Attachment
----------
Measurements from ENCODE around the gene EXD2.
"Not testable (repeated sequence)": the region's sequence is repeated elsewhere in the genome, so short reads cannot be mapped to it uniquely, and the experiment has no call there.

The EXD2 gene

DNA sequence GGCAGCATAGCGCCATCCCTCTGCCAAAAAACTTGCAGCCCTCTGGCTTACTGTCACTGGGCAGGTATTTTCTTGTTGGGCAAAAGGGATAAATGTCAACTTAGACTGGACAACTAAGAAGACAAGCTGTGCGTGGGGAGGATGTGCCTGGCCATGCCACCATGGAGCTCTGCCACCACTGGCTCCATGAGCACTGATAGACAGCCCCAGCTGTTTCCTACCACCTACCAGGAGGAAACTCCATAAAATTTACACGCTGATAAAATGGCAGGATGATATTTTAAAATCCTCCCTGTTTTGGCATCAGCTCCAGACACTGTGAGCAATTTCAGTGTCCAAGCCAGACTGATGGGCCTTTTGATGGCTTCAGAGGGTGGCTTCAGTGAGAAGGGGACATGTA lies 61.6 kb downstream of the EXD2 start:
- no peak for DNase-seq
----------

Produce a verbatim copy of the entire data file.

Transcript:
Measurements from ENCODE around the gene EXD2.
"Not testable (repeated sequence)": the region's sequence is repeated elsewhere in the genome, so short reads cannot be mapped to it uniquely, and the experiment has no call there.

The EXD2 gene

DNA sequence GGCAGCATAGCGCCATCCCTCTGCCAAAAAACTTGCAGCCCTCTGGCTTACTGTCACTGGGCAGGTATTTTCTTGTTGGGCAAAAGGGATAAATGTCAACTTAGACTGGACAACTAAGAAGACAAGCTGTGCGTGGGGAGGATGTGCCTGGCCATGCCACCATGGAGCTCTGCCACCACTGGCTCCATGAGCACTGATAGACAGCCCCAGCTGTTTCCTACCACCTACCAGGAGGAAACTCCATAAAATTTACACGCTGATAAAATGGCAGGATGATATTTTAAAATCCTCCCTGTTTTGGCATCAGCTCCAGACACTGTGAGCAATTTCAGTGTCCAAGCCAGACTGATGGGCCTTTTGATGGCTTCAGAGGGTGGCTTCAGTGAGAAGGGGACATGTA lies 61.6 kb downstream of the EXD2 start:
- no peak for DNase-seq